Terra Foundation-supported Events


Symposium: “International Perspectives on American Art”

Co-hosted by the Obama Institute for Transnational American Studies and the Art History Department at Johannes Gutenberg University, this event will consist of a one-day conference with scholars from Europe and the US and a one-day workshop for undergraduate and graduates students. The gatherings will bring together early Americanist scholars from North America and Europe in conversation around transatlantic perspectives on developments in the field of early American studies.

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Exhibition: Pattern and Decoration: Ornament as Promise

Co-organized by Ludwig Forum für Internationale Kunst (Ludwig Forum) and the Museum moderner Kunst Stiftung Ludwig Vienna (mumok), Pattern and Decoration: Ornament as Promise provides a comprehensive survey of the Pattern and Decoration movement (1975–1985) in the United States, which emerged among artists committed to feminist causes. This exhibition features works with wallpaper-like patterns, decorative ornamentation, and aggressively colorful compositions. Optimistic and progressive, Pattern and Decoration questioned traditional notions of art while also broaching larger sociopolitical themes in the global art scene.

This exhibition was previously at Ludwig Forum.

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Exhibition: Dimensionism: Modern Art in the Age of Einstein

This exhibition explores the impact of groundbreaking scientific discoveries on American and European artists in the 20th century. Hungarian poet Charles Sirató’s 1936 “Dimensionist Manifesto” declared that artists should strive to respond to the scientific revolutions going on around them. Artists in dialogue with Dimensionism explored these revolutions in their practice, engaging with physics, astronomy, and microbiology. The show brings together works by those who either signed or drew inspiration from the Dimensionist Manifesto, including such artists as Alexander Calder (1898–1976), Joseph Cornell (1903–1972), Marcel Duchamp (1887–1968), Helen Lundeberg (1908–1999), Isamu Noguchi (1904–1988), and Man Ray (1890–1976).

This exhibition will travel next to the Mead Art Museum (March 28–July 28, 2019). For more information, please visit:


Exhibition: Artists Respond: American Art and the Vietnam War, 1965–1975

This exhibition explores how American artists responded to international conflict during the 1960s and 70s, and how art about the Vietnam War influenced contemporary artistic practice. Works in a variety of media—including painting, sculpture, print, performance, and body art—reveal how artists engaged with ideas of conscience and civic engagement. Art by Dan Flavin (1933–1996), Leon Golub (1922–2004), Philip Guston (1913–1980), Donald Judd (1928–1994), Edward Kienholz (1927–1994), Faith Ringgold (b. 1930), Martha Rosler (b. 1943), Peter Saul (b. 1934), Nancy Spero (1926–2009), and others illustrates how artists addressed violence, power, vulnerability, empathy, sacrifice, mourning, and resistance.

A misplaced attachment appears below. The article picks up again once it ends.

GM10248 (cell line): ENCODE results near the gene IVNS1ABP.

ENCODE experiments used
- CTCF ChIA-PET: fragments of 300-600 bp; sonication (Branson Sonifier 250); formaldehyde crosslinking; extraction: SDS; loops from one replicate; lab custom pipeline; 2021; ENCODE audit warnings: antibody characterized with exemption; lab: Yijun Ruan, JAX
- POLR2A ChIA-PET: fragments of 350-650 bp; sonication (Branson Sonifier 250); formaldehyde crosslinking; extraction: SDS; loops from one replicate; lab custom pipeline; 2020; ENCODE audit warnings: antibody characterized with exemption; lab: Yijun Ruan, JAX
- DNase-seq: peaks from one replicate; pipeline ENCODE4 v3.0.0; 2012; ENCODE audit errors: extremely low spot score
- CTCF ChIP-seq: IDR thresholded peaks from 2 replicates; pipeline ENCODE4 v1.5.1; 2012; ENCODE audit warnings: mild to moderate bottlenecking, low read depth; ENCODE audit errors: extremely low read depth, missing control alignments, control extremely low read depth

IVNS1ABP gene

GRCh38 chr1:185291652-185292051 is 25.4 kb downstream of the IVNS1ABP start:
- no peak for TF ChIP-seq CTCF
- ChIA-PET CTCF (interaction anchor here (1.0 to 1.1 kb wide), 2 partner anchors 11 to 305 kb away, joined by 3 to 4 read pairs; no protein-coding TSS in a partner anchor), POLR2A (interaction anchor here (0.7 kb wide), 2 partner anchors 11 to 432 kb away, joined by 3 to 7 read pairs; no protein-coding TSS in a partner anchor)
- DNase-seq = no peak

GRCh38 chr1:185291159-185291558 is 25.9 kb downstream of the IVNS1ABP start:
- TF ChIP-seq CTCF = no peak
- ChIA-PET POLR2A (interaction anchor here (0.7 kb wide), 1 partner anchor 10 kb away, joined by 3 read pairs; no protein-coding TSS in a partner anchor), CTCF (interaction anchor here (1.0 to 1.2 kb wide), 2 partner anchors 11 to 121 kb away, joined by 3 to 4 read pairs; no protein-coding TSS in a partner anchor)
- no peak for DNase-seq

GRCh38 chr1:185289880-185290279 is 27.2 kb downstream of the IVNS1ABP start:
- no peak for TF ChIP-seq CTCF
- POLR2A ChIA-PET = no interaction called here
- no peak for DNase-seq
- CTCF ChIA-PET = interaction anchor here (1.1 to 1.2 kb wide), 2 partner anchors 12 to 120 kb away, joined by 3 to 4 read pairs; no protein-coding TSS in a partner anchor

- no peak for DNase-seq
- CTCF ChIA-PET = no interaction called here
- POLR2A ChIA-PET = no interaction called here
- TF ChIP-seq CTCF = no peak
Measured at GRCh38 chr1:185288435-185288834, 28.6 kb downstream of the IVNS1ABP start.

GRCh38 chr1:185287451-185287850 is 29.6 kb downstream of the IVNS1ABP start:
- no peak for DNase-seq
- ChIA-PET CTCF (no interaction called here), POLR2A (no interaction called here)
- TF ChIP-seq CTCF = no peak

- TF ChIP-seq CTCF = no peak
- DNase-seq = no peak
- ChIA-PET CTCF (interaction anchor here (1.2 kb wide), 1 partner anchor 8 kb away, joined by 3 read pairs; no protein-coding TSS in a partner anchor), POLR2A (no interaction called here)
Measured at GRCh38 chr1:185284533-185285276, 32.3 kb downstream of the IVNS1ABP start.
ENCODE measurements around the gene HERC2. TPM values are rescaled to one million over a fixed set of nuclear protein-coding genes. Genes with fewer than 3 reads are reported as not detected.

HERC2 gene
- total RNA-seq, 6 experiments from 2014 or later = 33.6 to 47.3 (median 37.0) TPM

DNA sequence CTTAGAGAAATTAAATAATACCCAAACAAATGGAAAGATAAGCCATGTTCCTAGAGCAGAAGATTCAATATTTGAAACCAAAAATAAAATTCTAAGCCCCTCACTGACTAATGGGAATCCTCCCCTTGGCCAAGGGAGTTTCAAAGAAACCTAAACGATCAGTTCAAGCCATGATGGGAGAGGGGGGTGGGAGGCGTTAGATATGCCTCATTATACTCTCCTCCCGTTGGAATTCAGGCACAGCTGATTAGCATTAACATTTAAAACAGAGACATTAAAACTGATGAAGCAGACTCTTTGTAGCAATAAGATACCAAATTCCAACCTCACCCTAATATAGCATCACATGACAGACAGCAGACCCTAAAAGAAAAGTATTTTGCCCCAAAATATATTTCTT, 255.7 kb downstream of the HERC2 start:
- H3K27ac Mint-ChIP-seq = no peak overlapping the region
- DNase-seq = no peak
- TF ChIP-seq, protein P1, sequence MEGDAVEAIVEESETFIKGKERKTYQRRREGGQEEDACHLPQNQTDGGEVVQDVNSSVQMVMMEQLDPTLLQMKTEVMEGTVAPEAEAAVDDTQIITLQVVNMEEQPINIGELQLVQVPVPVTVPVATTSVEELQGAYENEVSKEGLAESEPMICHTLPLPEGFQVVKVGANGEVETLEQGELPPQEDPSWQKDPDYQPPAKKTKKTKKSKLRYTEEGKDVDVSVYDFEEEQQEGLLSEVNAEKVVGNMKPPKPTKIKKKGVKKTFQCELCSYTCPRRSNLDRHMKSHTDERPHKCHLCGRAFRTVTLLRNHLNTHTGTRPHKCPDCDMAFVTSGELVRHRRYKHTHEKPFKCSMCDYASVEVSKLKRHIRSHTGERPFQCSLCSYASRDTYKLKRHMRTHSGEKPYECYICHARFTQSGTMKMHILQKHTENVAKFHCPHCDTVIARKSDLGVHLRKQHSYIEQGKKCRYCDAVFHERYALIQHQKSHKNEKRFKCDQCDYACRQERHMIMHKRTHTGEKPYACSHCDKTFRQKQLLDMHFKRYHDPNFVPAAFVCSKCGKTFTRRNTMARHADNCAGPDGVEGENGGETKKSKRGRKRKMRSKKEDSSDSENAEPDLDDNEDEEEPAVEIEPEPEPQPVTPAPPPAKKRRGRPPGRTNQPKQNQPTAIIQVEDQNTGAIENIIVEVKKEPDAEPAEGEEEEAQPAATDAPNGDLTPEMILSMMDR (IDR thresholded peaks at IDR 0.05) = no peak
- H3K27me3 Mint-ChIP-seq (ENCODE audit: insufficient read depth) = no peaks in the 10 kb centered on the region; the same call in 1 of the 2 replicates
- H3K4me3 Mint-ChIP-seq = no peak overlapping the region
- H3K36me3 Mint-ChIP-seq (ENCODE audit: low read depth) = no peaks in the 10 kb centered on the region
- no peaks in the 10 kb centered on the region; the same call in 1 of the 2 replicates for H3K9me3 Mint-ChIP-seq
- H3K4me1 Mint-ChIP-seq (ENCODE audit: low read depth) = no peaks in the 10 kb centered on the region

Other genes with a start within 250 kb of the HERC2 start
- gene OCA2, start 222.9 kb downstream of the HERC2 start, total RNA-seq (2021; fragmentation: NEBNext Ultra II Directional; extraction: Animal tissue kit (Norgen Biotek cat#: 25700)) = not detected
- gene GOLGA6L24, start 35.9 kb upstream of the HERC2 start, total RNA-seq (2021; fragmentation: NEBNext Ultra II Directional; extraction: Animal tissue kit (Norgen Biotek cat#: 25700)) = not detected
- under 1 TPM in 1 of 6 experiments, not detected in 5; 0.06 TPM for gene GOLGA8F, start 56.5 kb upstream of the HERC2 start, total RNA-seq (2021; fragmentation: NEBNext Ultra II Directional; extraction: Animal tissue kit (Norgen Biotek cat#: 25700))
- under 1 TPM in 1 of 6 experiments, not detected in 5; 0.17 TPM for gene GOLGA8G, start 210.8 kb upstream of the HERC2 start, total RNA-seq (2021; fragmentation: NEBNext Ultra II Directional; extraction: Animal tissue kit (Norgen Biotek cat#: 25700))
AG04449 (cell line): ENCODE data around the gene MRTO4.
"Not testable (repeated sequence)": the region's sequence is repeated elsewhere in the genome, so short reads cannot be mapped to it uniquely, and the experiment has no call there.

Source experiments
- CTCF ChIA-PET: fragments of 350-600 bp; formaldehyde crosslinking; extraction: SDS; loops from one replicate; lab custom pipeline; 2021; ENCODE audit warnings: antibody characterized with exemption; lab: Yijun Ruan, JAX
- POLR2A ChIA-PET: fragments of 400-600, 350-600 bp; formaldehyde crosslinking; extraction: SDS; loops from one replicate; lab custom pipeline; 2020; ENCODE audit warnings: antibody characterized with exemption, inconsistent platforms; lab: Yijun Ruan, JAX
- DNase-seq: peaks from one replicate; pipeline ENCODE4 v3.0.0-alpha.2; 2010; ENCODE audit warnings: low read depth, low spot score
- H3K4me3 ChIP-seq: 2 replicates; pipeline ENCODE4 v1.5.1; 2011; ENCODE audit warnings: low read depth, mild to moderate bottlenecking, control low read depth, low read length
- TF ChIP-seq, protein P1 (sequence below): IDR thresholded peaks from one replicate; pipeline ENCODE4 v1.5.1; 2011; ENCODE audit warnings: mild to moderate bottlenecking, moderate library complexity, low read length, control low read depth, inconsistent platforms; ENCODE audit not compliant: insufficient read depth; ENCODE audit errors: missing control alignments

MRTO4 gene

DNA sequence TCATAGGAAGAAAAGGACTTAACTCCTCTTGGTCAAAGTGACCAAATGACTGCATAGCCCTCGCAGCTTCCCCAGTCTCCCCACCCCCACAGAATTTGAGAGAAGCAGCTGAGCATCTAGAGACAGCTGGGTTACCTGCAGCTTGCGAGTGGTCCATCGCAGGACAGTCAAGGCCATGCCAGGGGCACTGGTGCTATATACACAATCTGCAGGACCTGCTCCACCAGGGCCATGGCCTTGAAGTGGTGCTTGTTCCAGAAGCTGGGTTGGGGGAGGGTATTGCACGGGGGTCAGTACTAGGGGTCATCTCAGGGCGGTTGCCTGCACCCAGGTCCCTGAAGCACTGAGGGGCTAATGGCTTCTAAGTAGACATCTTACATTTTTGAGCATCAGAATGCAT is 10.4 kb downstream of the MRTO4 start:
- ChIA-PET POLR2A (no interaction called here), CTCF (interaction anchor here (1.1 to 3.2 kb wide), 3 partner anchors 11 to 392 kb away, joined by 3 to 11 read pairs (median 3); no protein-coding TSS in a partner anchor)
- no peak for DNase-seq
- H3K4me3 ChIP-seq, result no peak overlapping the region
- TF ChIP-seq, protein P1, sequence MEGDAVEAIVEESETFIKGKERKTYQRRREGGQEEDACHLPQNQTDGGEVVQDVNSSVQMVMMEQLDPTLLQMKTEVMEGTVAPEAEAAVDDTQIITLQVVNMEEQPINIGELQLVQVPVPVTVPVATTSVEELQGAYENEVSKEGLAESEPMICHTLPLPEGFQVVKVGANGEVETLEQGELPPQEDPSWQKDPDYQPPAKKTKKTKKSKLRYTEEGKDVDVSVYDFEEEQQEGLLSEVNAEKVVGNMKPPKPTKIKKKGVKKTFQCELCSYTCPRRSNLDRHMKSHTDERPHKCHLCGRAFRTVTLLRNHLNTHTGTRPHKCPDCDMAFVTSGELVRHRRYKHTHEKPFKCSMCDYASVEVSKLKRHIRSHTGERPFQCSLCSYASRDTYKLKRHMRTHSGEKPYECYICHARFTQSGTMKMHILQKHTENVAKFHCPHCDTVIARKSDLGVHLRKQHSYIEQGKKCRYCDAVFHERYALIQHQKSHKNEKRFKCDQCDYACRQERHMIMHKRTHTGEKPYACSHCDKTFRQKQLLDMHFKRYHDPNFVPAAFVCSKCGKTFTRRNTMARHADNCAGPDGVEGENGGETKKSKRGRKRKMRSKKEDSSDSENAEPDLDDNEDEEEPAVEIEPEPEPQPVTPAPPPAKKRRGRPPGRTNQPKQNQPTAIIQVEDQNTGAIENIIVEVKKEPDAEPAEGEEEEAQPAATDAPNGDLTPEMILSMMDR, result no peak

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Exhibition: Chiura Obata: An American Modern

Chiura Obata (1885–1975) was one of the most significant Japanese American artists working on the West Coast in the last century. Born in Okayama, Japan, Obata emigrated to the United States in 1903 and embarked on a seven-decade career that saw the enactment of anti-immigration laws and the mass incarceration of Japanese Americans during World War II. This exhibition presents an unprecedented survey of Obata’s rich and varied body of work that includes over 150 paintings and personal effects, many of which have never been on public display.

This exhibition was previously on view at the Art, Design, and Architecture Museum at the University of California, Santa Barbara  and the Utah Museum of Fine Art. It will also travel to the Crocker Art Museum (June 23–September 29, 2019), the Crocker Art Museum (June 23 – September 29, 2019), and the Smithsonian American Art Museum (November 1, 2019–April 12, 2020).

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Exhibition: The Essential Duchamp

The Essential Duchamp presents Marcel Duchamp’s (1887–1968) life and work through the collection of the Philadelphia Museum of Art (PMA). The exhibition provides a survey of the artist and emphasizes his sustained efforts to eliminate the boundary between art and life. Traveling to the Tokyo National Museum, National Museum of Modern Art South Korea, and the Art Gallery of New South Whales, this exhibition will be the most comprehensive exhibition dedicated to Duchamp to be presented in these regions.

This exhibition was also on view at the Tokyo National Museum and will be on view at the Art Gallery of New South Wales. More information is forthcoming.

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This exhibition considers Minimalist art from multiple points of origin—from New York and the US West Coast to Japan, Korea, Europe, and Australia—and explores its legacies and influences in Southeast Asia and beyond. With its radical reduction of form and its renegotiation of the relationship between the object and its environment, Minimalism had a profound influence not only on visual art, but also on the performing arts, literature, fashion, architecture, and interior design. Featured American artists include Donald Judd (1928–1994), Barnett Newman (1905–1970), and Agnes Martin (1912–2004), among others.

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